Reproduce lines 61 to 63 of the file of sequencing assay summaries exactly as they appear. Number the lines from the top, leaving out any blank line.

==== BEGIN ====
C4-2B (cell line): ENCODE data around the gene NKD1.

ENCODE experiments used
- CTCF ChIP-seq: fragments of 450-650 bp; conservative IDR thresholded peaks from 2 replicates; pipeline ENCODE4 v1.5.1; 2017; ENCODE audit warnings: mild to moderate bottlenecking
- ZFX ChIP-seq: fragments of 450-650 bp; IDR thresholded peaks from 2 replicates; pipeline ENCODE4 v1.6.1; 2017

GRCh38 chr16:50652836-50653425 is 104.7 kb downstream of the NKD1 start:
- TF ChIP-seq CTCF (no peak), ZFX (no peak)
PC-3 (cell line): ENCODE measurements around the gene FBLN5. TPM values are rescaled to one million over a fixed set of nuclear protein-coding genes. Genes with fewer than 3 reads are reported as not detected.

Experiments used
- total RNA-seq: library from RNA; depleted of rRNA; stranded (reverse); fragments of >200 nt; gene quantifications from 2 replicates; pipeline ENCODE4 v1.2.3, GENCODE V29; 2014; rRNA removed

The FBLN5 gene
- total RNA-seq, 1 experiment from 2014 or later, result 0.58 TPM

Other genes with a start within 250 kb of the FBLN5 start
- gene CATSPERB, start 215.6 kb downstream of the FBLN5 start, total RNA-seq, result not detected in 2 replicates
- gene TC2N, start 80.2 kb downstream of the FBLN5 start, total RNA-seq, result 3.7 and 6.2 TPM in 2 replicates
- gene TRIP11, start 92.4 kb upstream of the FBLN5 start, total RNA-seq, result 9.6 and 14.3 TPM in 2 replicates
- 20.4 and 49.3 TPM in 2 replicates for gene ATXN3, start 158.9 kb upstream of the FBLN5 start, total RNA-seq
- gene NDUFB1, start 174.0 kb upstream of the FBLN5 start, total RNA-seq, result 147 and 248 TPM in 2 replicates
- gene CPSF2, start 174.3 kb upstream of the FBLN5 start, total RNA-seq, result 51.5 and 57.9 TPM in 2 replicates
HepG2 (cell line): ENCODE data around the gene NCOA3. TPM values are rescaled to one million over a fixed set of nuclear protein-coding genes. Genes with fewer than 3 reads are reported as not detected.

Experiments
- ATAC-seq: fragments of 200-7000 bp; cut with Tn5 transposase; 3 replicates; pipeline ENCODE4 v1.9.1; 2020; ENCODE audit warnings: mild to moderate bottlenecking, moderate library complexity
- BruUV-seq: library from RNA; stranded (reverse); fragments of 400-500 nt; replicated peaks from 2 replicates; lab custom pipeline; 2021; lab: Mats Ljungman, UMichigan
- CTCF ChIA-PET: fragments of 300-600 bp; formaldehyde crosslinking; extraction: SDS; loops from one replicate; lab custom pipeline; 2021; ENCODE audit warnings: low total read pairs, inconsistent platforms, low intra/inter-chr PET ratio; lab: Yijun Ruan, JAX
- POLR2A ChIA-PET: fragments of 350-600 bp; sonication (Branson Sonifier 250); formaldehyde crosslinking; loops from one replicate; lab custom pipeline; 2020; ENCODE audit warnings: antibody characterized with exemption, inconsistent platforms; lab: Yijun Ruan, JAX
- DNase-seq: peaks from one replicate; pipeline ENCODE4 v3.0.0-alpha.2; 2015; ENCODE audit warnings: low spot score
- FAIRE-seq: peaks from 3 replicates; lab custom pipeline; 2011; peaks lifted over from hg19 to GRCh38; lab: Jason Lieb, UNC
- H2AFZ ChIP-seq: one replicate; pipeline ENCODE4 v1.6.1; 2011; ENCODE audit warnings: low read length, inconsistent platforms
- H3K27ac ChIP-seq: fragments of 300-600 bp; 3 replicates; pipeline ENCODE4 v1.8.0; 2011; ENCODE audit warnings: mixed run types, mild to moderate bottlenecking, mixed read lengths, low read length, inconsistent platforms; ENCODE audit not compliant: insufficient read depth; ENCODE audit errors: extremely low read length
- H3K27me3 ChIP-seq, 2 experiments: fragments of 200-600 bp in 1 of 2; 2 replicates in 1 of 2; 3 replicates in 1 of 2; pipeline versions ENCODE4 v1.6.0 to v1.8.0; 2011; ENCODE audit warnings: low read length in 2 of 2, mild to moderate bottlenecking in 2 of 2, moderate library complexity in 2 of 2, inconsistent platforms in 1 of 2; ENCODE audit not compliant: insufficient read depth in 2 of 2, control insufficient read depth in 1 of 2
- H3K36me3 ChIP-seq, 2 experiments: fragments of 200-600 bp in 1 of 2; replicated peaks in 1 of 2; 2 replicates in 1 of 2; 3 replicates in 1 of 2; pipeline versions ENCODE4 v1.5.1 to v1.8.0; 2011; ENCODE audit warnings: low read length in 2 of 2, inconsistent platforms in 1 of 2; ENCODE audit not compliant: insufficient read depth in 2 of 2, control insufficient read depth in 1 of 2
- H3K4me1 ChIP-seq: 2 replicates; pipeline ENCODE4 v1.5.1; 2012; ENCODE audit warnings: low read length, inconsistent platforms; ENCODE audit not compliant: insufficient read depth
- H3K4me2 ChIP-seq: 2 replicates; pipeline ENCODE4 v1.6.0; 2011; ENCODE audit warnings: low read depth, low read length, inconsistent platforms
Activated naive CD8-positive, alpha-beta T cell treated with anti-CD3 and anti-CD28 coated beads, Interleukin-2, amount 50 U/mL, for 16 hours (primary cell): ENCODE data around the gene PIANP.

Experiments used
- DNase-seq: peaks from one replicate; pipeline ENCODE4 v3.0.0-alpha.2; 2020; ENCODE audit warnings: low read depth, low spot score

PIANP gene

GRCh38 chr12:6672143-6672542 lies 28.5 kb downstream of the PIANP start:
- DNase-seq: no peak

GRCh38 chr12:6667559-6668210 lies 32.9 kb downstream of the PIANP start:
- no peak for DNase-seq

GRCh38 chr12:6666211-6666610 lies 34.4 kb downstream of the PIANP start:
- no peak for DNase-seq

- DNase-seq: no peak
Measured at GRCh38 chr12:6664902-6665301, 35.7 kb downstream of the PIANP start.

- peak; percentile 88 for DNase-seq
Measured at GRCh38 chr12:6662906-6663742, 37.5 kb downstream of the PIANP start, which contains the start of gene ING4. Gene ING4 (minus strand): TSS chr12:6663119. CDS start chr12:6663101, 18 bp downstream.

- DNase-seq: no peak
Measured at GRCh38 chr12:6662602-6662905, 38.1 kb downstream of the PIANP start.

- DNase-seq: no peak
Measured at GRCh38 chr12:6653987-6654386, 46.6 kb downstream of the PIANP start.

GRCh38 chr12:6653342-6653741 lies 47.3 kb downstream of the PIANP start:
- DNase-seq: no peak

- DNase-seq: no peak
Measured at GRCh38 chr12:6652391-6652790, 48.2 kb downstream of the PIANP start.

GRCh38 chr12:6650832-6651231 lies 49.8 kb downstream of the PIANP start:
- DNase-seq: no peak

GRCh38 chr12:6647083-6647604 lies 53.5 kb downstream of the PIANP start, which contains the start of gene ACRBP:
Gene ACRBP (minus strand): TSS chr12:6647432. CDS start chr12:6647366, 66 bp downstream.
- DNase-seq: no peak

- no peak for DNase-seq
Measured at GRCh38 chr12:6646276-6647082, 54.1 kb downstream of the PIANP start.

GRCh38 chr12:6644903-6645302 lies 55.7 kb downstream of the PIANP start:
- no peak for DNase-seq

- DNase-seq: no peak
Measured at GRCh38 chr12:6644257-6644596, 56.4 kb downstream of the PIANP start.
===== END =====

Measured at GRCh38 chr12:6646276-6647082, 54.1 kb downstream of the PIANP start.

GRCh38 chr12:6644903-6645302 lies 55.7 kb downstream of the PIANP start:
- no peak for DNase-seq